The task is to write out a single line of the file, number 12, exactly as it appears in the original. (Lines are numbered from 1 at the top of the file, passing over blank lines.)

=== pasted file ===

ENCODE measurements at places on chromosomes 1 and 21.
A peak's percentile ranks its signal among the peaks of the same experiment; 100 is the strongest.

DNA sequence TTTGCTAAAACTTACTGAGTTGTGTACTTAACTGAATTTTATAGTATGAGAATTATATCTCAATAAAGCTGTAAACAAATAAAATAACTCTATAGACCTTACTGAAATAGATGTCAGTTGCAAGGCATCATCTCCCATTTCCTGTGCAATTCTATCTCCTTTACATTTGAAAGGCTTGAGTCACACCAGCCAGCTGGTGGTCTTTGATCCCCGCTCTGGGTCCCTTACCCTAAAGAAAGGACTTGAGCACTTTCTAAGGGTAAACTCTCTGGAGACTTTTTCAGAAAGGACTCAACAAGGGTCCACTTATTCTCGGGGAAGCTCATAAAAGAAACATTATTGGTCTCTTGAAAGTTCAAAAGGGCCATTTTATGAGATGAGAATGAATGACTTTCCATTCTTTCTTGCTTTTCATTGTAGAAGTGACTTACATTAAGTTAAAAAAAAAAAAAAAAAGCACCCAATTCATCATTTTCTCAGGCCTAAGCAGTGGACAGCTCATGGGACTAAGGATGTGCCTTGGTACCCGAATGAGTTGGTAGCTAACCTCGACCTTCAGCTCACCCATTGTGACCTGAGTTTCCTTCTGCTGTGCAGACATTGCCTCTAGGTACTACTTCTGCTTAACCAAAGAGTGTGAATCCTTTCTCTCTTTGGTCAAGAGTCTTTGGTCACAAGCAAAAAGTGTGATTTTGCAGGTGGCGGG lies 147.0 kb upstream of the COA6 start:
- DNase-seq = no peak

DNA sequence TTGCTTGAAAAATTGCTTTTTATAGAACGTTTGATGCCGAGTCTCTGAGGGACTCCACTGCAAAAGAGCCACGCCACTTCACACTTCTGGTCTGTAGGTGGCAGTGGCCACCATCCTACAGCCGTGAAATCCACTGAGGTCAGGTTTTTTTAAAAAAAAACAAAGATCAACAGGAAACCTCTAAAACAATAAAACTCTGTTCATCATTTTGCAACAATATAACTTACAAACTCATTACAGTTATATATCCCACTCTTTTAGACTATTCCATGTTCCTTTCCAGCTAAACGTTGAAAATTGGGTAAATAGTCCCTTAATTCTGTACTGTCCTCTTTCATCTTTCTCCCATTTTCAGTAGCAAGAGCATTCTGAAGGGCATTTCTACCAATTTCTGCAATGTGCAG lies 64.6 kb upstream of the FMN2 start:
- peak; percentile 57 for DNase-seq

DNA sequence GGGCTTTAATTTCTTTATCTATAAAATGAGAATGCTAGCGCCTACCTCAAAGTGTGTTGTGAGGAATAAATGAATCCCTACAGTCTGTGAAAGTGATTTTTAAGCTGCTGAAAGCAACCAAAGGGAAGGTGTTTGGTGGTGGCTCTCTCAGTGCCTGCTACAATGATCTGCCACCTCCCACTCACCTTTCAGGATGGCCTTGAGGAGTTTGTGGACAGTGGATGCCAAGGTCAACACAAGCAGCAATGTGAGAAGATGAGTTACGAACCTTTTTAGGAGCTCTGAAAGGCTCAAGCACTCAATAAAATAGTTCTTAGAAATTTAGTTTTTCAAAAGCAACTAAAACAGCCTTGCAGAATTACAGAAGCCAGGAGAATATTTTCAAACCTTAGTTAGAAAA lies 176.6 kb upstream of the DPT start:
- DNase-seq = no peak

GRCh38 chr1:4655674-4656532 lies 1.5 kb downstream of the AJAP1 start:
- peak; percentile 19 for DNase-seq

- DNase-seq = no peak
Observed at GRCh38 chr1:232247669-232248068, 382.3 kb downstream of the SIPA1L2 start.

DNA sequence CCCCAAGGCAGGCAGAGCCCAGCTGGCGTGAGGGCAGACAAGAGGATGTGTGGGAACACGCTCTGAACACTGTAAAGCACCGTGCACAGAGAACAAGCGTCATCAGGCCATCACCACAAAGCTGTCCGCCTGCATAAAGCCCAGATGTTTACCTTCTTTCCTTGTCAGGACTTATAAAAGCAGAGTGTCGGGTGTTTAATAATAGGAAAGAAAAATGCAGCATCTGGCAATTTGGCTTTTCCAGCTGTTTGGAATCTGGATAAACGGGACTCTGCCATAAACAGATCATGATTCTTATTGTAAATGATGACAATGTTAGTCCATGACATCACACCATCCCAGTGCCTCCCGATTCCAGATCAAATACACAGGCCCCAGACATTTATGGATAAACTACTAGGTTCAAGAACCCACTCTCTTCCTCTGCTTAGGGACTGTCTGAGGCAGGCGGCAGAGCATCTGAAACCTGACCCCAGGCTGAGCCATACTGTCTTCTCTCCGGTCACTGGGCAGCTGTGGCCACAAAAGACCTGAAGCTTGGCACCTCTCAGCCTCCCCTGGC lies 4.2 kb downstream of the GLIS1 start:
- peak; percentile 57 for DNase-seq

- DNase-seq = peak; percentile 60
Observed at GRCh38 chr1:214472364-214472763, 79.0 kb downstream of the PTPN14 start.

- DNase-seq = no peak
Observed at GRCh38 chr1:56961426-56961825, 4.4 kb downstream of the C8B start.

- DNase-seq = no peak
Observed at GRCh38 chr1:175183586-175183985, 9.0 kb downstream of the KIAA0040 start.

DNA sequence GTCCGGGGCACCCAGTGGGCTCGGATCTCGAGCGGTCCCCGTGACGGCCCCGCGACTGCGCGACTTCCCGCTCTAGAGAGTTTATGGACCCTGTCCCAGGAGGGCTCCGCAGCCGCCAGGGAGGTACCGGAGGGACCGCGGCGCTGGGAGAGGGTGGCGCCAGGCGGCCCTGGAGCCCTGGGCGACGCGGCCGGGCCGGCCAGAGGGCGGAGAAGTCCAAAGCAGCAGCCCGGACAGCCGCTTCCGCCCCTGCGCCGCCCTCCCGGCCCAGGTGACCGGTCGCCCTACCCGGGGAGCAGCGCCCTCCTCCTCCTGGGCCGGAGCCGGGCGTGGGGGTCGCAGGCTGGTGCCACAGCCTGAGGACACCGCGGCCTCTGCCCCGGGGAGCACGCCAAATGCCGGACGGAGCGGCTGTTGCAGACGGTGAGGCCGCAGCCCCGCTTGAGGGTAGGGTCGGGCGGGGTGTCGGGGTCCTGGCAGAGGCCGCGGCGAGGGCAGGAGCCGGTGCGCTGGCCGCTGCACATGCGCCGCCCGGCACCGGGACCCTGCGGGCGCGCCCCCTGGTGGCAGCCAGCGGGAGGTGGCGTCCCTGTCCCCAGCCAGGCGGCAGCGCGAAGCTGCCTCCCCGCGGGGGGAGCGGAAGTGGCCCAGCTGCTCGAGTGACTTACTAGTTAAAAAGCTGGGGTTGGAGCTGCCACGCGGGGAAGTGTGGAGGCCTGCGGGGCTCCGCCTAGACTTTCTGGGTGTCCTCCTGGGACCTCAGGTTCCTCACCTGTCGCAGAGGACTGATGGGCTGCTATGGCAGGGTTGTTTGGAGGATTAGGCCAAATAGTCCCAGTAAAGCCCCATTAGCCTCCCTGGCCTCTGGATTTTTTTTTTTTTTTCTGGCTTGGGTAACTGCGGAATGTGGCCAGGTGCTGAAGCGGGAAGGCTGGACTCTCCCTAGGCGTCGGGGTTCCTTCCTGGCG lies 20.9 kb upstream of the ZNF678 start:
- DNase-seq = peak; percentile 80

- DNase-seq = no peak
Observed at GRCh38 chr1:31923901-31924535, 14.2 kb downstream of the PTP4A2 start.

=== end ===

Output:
Observed at GRCh38 chr1:232247669-232248068, 382.3 kb downstream of the SIPA1L2 start.